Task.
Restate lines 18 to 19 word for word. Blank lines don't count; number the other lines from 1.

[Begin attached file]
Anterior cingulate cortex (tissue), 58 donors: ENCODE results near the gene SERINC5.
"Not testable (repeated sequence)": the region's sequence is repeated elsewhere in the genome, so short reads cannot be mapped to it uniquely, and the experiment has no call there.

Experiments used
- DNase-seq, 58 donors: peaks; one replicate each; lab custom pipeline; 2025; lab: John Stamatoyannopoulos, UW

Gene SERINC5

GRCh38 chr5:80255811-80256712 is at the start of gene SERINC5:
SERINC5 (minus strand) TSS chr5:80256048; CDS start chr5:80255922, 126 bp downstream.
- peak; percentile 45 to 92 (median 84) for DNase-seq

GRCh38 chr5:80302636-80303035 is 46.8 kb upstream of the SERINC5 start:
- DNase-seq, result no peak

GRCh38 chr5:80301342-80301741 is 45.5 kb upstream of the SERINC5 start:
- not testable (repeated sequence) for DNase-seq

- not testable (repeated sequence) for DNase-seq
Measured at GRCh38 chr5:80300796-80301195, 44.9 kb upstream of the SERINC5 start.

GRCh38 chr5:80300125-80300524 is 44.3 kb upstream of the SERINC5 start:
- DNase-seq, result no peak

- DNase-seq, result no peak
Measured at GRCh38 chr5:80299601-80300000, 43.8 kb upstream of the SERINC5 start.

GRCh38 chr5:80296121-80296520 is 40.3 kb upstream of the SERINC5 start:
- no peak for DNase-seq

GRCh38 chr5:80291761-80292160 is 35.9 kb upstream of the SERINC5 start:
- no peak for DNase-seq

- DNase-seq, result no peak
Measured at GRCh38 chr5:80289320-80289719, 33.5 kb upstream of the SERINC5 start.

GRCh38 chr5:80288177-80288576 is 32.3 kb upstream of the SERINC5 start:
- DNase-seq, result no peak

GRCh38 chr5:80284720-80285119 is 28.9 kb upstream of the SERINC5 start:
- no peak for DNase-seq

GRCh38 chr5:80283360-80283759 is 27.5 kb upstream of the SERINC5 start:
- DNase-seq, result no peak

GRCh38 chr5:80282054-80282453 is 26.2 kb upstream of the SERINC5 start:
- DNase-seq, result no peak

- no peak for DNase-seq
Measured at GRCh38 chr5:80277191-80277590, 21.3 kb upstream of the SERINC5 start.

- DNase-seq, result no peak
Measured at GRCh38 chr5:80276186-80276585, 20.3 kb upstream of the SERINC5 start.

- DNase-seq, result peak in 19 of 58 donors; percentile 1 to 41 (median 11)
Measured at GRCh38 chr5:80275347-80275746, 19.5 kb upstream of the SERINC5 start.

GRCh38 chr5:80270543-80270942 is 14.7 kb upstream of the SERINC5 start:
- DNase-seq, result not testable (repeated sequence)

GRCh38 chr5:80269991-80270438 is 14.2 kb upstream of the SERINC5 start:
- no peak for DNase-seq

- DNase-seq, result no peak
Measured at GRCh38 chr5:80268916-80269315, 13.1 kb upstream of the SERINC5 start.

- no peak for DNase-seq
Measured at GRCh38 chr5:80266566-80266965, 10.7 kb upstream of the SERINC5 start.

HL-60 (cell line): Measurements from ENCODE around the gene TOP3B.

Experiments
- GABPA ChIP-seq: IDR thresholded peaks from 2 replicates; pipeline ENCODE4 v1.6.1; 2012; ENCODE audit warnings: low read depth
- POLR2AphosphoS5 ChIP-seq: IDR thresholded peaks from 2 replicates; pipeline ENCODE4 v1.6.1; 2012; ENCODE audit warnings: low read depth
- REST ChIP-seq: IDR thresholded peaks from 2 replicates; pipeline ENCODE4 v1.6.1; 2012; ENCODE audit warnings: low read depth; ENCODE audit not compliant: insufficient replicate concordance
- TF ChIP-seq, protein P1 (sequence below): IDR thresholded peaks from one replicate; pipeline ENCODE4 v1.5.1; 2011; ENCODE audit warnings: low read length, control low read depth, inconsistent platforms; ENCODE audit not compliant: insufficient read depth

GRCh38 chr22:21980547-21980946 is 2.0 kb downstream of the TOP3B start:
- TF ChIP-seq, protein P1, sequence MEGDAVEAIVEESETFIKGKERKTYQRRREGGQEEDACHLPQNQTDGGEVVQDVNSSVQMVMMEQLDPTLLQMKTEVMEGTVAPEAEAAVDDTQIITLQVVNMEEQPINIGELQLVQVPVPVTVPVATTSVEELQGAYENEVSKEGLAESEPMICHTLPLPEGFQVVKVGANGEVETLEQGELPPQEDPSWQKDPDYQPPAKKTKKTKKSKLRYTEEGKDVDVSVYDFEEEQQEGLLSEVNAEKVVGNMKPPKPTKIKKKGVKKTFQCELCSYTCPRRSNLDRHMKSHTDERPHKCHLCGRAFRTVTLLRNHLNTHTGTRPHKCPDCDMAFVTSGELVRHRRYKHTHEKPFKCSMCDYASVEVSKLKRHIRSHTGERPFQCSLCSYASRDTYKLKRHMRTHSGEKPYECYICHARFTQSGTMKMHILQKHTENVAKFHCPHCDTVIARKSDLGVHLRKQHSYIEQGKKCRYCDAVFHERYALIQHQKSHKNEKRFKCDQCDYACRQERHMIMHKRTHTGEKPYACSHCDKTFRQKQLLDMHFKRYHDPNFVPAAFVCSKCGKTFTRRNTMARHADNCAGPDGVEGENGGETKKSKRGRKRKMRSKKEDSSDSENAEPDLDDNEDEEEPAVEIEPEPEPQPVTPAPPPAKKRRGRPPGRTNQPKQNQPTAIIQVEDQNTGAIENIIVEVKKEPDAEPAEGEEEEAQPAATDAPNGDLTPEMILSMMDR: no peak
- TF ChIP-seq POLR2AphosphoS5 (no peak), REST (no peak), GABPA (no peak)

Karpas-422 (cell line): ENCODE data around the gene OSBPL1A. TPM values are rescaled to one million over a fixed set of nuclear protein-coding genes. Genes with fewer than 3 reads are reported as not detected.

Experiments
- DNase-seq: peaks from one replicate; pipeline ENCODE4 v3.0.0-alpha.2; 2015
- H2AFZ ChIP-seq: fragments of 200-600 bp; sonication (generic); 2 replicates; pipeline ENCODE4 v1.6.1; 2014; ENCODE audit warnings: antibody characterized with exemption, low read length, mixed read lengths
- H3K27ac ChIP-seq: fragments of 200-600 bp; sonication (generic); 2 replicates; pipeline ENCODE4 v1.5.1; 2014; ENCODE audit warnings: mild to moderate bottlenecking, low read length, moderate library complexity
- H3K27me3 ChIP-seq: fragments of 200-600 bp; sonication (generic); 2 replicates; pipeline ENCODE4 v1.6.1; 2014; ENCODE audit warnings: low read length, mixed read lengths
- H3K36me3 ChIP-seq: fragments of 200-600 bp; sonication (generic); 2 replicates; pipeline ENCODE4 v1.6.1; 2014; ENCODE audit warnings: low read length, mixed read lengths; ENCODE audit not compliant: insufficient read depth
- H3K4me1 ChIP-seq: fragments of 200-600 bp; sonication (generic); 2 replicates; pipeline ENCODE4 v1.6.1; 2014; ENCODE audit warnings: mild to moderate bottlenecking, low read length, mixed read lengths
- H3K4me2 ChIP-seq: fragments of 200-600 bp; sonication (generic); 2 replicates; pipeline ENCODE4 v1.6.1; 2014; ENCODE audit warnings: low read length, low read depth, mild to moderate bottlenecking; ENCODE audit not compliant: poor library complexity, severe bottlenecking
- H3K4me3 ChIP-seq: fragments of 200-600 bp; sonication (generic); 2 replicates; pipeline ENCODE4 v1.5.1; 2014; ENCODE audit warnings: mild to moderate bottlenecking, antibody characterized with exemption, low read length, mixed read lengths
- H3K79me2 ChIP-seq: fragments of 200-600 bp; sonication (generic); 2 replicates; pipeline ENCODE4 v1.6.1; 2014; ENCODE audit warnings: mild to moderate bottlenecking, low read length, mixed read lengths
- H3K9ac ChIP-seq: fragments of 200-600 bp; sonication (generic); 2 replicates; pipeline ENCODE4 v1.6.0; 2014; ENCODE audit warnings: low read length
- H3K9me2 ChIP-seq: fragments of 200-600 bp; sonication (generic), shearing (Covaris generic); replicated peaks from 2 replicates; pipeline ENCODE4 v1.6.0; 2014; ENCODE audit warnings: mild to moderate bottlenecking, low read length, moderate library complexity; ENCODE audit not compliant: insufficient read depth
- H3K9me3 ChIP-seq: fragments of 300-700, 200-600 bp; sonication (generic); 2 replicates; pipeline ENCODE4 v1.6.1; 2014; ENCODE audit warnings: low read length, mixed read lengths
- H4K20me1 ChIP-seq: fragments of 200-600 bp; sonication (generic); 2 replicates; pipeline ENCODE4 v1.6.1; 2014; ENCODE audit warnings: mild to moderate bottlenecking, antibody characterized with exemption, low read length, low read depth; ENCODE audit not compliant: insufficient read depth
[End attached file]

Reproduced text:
Measured at GRCh38 chr5:80299601-80300000, 43.8 kb upstream of the SERINC5 start.

GRCh38 chr5:80296121-80296520 is 40.3 kb upstream of the SERINC5 start: